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Destinations, Dreams and Dogs - International adventure with a fast-track family (& dogs) of Old World values, adopting the Russian-Italian-American good life on the go…!

Placement in School for the Older IA Child

I admit I needed some outside support. For the most part, it was a totally selfish decision. We were out to prove our children to be brain-dead, pure and simple.

The three in question were the latest arrivals: those who had been here 15 months, five months, and five months. In our mini-Moscow of a home setting, these three were most resistant to learning the English language: why bother?

I’ll tell you why!

Off we go to the Office of Bilingual Education, another world in more ways than one. Located in one of our city’s worst ghettos, broken or boarded windows here and there, it is sufficiently inspiring to impress upon our kids: comply with the homeschool educational process… or end up here.

Perfect. I had hoped for a torture chamber or stretching rack, but with budgetary cuts these days….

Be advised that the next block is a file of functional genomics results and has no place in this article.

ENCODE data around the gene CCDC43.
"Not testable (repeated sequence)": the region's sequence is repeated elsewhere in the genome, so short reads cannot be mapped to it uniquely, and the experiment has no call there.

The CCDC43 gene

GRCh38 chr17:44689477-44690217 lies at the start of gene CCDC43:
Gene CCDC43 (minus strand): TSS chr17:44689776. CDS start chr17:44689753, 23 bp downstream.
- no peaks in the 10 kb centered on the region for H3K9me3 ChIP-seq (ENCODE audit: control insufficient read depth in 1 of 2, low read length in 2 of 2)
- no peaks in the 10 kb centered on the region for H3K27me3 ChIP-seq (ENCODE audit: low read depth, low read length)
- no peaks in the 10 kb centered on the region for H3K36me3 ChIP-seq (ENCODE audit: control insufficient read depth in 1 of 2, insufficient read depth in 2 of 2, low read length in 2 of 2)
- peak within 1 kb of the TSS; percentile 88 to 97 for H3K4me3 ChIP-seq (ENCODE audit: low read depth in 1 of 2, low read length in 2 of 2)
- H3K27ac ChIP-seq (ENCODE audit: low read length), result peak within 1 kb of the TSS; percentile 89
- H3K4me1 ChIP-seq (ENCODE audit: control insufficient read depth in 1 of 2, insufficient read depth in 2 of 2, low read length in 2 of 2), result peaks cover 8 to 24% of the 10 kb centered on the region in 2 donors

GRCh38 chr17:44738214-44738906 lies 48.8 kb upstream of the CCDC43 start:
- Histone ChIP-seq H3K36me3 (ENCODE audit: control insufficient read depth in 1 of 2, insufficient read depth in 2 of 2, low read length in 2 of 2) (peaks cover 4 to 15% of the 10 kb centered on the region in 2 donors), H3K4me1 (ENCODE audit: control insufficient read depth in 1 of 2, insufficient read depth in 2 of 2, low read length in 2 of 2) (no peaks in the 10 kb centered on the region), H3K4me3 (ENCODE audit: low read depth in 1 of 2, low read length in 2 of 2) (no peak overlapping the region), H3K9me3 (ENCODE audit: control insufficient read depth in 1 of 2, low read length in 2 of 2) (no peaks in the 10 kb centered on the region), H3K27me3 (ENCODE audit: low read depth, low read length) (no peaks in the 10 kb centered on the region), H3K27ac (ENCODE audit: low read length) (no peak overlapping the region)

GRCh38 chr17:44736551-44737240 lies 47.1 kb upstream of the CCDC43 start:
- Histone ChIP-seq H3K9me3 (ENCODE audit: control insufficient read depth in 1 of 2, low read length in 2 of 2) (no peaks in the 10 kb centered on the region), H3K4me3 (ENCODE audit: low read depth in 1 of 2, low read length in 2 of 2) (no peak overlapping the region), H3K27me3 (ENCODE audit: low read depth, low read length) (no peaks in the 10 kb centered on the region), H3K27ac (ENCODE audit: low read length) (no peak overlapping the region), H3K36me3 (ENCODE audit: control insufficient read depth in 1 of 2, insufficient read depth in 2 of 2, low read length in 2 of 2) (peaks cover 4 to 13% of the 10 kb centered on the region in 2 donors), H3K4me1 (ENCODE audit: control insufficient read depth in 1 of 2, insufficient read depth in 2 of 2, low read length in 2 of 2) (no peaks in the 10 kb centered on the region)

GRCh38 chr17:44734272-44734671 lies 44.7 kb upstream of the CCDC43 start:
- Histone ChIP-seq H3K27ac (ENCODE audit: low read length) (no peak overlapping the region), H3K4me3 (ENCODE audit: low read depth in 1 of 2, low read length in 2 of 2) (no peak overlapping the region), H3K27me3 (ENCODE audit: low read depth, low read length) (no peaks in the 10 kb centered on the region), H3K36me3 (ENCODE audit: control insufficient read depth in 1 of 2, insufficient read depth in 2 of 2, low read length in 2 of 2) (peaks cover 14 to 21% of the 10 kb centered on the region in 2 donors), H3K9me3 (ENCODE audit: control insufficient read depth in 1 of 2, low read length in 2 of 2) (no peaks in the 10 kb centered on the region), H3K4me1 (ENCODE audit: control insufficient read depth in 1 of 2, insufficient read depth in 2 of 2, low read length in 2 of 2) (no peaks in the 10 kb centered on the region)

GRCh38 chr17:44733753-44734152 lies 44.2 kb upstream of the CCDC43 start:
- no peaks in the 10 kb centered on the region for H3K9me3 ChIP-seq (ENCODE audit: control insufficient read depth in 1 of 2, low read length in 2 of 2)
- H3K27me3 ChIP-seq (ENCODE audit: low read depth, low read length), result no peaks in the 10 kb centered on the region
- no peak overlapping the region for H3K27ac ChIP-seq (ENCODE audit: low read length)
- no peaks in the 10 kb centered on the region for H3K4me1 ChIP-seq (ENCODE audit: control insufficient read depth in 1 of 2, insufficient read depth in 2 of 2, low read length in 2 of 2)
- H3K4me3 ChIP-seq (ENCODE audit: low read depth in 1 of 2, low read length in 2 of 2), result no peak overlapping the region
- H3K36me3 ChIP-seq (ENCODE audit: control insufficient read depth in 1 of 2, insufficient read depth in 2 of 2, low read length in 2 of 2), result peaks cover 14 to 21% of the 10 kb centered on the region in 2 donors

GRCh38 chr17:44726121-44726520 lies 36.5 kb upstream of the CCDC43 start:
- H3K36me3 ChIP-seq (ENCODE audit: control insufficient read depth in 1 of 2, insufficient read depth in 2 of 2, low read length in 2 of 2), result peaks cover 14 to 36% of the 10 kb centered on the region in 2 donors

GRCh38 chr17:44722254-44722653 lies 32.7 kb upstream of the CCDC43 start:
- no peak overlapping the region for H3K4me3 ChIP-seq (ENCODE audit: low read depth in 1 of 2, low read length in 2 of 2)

Our oldest son went through the same testing a few months after he arrived in the US about five and a half years ago. He knew nothing at the time, having never attended school in Russia. We started with the a, b, c’s and 1, 2, 3’s and came up to grade level within three years. He was now at home studying trigonometry, while the other three follow me into the bowels of the earth.

My goal was for them to undergo testing which would reveal how abysmally academically behind they are. The girls, meanwhile, were out to prove that they are fully functional English speakers after five months under my tutelage, which, sorry to say, could not be farther from the truth. A little reality therapy would go a long way to curing any misconceptions.

We begin with the tester introducing herself to Mashenka and saying, “How are you?” to which her mouth drops open and her eyes glaze over.

Wonderful. Mashenka knew this and suddenly had “lost it”. She lost the ability to say one word, any word, any phrase in English. Right on schedule. Where was my defibrillator? I could scream, “Clear!” and apply them to her brain. Nothing like underwhelming those she needed to impress and heading straight into fight or flight mode. I ponder whether Mashenka, age 11.5, poses a flight risk as she is led away, deer in headlights.